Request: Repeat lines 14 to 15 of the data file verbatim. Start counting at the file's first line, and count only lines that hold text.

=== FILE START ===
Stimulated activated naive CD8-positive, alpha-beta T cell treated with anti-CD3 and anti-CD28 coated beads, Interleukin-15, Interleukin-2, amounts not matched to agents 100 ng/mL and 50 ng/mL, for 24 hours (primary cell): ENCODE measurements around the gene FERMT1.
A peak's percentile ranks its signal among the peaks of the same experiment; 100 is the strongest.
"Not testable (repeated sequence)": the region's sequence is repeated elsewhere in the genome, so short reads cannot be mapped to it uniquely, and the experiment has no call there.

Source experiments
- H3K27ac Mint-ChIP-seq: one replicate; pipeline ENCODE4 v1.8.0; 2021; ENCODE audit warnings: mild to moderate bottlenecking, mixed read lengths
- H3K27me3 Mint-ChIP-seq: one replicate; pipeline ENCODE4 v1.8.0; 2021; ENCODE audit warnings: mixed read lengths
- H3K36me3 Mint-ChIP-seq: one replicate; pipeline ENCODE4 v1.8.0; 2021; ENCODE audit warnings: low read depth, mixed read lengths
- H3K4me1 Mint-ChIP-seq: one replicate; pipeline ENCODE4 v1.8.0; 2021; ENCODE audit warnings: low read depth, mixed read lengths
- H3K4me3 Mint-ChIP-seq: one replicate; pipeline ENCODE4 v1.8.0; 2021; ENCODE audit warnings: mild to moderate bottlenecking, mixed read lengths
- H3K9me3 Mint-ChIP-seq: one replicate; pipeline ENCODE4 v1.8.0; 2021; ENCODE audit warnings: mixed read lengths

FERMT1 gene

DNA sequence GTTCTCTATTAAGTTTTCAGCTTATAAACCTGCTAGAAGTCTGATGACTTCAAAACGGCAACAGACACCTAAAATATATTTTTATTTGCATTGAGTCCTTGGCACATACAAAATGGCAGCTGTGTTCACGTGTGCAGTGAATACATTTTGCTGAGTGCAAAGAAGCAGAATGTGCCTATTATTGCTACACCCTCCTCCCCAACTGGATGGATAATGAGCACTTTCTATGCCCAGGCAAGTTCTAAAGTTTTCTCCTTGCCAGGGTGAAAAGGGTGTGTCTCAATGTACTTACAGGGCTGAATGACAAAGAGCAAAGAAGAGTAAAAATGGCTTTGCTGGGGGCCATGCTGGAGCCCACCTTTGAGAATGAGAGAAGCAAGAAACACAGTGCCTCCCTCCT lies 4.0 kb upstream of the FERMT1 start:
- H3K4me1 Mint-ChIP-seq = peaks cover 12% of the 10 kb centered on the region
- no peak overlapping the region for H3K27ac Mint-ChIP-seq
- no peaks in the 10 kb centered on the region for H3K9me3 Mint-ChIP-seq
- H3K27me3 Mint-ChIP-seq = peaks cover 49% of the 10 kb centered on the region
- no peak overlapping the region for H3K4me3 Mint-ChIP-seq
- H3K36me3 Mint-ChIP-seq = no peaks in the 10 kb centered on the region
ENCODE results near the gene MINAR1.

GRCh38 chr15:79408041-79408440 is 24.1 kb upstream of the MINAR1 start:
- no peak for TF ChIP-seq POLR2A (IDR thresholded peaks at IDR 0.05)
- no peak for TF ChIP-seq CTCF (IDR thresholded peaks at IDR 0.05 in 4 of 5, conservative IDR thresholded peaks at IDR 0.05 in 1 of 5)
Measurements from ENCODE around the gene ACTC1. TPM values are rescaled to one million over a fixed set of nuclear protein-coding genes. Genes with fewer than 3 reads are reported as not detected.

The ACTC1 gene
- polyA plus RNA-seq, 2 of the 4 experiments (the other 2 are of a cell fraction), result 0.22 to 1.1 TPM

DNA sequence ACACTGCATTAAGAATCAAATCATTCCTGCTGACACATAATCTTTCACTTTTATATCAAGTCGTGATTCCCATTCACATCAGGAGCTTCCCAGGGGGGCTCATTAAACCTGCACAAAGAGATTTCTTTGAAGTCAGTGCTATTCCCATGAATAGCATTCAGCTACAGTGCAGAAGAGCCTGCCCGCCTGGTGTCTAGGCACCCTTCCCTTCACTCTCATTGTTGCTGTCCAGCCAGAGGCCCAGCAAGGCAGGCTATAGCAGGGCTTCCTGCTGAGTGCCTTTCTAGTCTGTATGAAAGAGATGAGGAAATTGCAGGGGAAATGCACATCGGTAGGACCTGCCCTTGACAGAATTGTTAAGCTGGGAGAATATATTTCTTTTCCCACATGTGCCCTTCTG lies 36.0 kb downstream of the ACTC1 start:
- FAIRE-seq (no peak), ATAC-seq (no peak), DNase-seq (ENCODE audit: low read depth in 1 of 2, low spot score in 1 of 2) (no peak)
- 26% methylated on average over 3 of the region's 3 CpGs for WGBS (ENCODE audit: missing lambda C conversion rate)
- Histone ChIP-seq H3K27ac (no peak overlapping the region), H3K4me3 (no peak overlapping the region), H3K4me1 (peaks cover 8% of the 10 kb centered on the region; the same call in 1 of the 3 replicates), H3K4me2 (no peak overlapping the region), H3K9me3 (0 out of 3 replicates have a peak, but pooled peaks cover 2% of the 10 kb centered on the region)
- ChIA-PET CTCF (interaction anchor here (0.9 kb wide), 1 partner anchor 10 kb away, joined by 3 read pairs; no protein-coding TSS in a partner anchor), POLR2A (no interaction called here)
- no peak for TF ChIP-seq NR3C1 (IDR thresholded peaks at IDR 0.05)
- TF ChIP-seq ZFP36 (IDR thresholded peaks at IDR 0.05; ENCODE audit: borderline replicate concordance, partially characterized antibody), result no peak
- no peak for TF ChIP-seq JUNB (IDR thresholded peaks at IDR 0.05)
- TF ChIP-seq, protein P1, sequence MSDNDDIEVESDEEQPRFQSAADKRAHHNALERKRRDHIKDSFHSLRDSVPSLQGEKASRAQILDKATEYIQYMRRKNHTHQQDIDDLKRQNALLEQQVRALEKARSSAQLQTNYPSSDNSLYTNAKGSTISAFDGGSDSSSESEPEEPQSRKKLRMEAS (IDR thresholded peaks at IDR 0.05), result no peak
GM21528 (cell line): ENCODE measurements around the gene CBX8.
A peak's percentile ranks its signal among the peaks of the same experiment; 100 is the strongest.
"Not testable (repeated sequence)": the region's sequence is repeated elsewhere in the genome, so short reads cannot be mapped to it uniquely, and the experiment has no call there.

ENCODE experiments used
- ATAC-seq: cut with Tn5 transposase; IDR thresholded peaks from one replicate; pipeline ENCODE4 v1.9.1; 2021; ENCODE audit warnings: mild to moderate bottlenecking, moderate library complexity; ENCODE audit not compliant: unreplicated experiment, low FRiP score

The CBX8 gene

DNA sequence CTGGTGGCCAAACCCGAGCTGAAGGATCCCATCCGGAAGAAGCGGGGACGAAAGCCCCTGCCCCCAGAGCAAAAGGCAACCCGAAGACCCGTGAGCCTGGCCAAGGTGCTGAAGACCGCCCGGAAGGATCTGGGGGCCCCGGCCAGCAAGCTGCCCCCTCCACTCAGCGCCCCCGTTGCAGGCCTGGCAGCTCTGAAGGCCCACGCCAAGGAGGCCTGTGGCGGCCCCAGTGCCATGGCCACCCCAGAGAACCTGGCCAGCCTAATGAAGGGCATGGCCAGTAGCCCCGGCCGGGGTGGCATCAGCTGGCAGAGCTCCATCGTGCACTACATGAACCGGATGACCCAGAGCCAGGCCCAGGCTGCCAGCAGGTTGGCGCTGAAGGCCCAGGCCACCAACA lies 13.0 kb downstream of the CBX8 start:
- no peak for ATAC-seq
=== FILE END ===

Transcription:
- no peak overlapping the region for H3K27ac Mint-ChIP-seq
- no peaks in the 10 kb centered on the region for H3K9me3 Mint-ChIP-seq